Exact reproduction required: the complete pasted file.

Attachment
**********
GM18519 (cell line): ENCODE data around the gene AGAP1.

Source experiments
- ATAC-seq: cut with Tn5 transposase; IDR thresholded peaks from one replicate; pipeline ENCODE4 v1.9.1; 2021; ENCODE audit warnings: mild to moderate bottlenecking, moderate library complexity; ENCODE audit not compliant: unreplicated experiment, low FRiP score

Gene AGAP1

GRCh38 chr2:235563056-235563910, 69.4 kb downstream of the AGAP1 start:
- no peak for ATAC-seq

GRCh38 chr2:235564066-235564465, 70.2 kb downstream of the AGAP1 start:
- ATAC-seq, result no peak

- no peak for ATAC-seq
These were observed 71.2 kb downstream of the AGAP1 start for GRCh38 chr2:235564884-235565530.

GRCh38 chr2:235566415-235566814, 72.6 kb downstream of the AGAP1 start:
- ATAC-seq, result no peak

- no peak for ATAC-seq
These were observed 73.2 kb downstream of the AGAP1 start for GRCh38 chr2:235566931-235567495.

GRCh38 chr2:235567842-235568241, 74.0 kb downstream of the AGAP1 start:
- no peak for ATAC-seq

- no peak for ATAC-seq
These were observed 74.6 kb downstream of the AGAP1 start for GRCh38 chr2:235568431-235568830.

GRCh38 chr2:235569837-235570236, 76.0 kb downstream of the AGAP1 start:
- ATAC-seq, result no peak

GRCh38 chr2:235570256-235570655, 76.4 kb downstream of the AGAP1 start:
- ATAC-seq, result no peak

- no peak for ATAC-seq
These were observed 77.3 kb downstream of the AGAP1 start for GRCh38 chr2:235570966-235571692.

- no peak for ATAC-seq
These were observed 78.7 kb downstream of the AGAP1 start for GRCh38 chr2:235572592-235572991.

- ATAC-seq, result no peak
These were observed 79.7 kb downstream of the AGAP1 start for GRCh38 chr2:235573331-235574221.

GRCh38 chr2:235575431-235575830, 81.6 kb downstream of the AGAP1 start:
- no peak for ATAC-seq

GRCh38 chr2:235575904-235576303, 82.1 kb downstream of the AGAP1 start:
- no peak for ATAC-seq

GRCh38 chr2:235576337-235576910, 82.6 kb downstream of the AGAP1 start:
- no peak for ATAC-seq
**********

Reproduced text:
GM18519 (cell line): ENCODE data around the gene AGAP1.

Source experiments
- ATAC-seq: cut with Tn5 transposase; IDR thresholded peaks from one replicate; pipeline ENCODE4 v1.9.1; 2021; ENCODE audit warnings: mild to moderate bottlenecking, moderate library complexity; ENCODE audit not compliant: unreplicated experiment, low FRiP score

Gene AGAP1

GRCh38 chr2:235563056-235563910, 69.4 kb downstream of the AGAP1 start:
- no peak for ATAC-seq

GRCh38 chr2:235564066-235564465, 70.2 kb downstream of the AGAP1 start:
- ATAC-seq, result no peak

- no peak for ATAC-seq
These were observed 71.2 kb downstream of the AGAP1 start for GRCh38 chr2:235564884-235565530.

GRCh38 chr2:235566415-235566814, 72.6 kb downstream of the AGAP1 start:
- ATAC-seq, result no peak

- no peak for ATAC-seq
These were observed 73.2 kb downstream of the AGAP1 start for GRCh38 chr2:235566931-235567495.

GRCh38 chr2:235567842-235568241, 74.0 kb downstream of the AGAP1 start:
- no peak for ATAC-seq

- no peak for ATAC-seq
These were observed 74.6 kb downstream of the AGAP1 start for GRCh38 chr2:235568431-235568830.

GRCh38 chr2:235569837-235570236, 76.0 kb downstream of the AGAP1 start:
- ATAC-seq, result no peak

GRCh38 chr2:235570256-235570655, 76.4 kb downstream of the AGAP1 start:
- ATAC-seq, result no peak

- no peak for ATAC-seq
These were observed 77.3 kb downstream of the AGAP1 start for GRCh38 chr2:235570966-235571692.

- no peak for ATAC-seq
These were observed 78.7 kb downstream of the AGAP1 start for GRCh38 chr2:235572592-235572991.

- ATAC-seq, result no peak
These were observed 79.7 kb downstream of the AGAP1 start for GRCh38 chr2:235573331-235574221.

GRCh38 chr2:235575431-235575830, 81.6 kb downstream of the AGAP1 start:
- no peak for ATAC-seq

GRCh38 chr2:235575904-235576303, 82.1 kb downstream of the AGAP1 start:
- no peak for ATAC-seq

GRCh38 chr2:235576337-235576910, 82.6 kb downstream of the AGAP1 start:
- no peak for ATAC-seq